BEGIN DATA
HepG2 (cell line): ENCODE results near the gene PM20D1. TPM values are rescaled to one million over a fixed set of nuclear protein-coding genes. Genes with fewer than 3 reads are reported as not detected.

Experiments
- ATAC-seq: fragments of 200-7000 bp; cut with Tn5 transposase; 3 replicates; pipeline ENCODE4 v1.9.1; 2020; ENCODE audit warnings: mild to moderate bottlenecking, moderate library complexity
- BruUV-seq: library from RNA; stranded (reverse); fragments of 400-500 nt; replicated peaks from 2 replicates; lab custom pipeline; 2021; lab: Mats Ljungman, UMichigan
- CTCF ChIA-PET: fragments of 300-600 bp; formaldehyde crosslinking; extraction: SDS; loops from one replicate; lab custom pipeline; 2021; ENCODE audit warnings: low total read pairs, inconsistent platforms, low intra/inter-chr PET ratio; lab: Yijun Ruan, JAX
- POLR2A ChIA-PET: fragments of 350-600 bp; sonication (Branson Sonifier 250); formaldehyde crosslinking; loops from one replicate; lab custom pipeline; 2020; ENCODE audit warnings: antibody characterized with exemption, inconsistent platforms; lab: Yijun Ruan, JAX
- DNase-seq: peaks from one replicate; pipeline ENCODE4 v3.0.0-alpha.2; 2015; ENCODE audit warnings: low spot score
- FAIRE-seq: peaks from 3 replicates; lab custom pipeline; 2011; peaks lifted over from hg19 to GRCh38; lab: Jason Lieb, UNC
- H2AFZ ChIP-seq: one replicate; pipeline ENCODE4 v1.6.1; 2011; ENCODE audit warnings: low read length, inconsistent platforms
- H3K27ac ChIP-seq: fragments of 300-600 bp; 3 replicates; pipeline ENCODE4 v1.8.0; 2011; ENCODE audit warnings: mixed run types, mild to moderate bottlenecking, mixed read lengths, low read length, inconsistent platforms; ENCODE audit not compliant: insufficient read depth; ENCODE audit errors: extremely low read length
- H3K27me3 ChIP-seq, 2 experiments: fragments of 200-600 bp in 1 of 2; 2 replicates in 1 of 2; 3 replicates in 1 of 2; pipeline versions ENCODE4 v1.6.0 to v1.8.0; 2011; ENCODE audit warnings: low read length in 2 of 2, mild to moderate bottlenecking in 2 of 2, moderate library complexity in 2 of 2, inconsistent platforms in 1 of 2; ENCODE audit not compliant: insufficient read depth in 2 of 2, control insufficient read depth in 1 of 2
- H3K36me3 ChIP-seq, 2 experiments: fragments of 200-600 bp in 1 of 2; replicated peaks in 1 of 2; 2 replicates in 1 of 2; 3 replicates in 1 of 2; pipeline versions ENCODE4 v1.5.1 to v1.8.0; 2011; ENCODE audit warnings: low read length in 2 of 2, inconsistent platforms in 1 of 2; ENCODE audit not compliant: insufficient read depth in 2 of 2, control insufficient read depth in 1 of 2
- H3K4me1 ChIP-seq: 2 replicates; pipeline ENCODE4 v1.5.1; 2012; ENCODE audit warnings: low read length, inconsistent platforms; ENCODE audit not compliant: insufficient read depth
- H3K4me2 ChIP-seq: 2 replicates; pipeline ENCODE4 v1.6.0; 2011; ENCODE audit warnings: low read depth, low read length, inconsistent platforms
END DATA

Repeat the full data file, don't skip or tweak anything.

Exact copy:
HepG2 (cell line): ENCODE results near the gene PM20D1. TPM values are rescaled to one million over a fixed set of nuclear protein-coding genes. Genes with fewer than 3 reads are reported as not detected.

Experiments
- ATAC-seq: fragments of 200-7000 bp; cut with Tn5 transposase; 3 replicates; pipeline ENCODE4 v1.9.1; 2020; ENCODE audit warnings: mild to moderate bottlenecking, moderate library complexity
- BruUV-seq: library from RNA; stranded (reverse); fragments of 400-500 nt; replicated peaks from 2 replicates; lab custom pipeline; 2021; lab: Mats Ljungman, UMichigan
- CTCF ChIA-PET: fragments of 300-600 bp; formaldehyde crosslinking; extraction: SDS; loops from one replicate; lab custom pipeline; 2021; ENCODE audit warnings: low total read pairs, inconsistent platforms, low intra/inter-chr PET ratio; lab: Yijun Ruan, JAX
- POLR2A ChIA-PET: fragments of 350-600 bp; sonication (Branson Sonifier 250); formaldehyde crosslinking; loops from one replicate; lab custom pipeline; 2020; ENCODE audit warnings: antibody characterized with exemption, inconsistent platforms; lab: Yijun Ruan, JAX
- DNase-seq: peaks from one replicate; pipeline ENCODE4 v3.0.0-alpha.2; 2015; ENCODE audit warnings: low spot score
- FAIRE-seq: peaks from 3 replicates; lab custom pipeline; 2011; peaks lifted over from hg19 to GRCh38; lab: Jason Lieb, UNC
- H2AFZ ChIP-seq: one replicate; pipeline ENCODE4 v1.6.1; 2011; ENCODE audit warnings: low read length, inconsistent platforms
- H3K27ac ChIP-seq: fragments of 300-600 bp; 3 replicates; pipeline ENCODE4 v1.8.0; 2011; ENCODE audit warnings: mixed run types, mild to moderate bottlenecking, mixed read lengths, low read length, inconsistent platforms; ENCODE audit not compliant: insufficient read depth; ENCODE audit errors: extremely low read length
- H3K27me3 ChIP-seq, 2 experiments: fragments of 200-600 bp in 1 of 2; 2 replicates in 1 of 2; 3 replicates in 1 of 2; pipeline versions ENCODE4 v1.6.0 to v1.8.0; 2011; ENCODE audit warnings: low read length in 2 of 2, mild to moderate bottlenecking in 2 of 2, moderate library complexity in 2 of 2, inconsistent platforms in 1 of 2; ENCODE audit not compliant: insufficient read depth in 2 of 2, control insufficient read depth in 1 of 2
- H3K36me3 ChIP-seq, 2 experiments: fragments of 200-600 bp in 1 of 2; replicated peaks in 1 of 2; 2 replicates in 1 of 2; 3 replicates in 1 of 2; pipeline versions ENCODE4 v1.5.1 to v1.8.0; 2011; ENCODE audit warnings: low read length in 2 of 2, inconsistent platforms in 1 of 2; ENCODE audit not compliant: insufficient read depth in 2 of 2, control insufficient read depth in 1 of 2
- H3K4me1 ChIP-seq: 2 replicates; pipeline ENCODE4 v1.5.1; 2012; ENCODE audit warnings: low read length, inconsistent platforms; ENCODE audit not compliant: insufficient read depth
- H3K4me2 ChIP-seq: 2 replicates; pipeline ENCODE4 v1.6.0; 2011; ENCODE audit warnings: low read depth, low read length, inconsistent platforms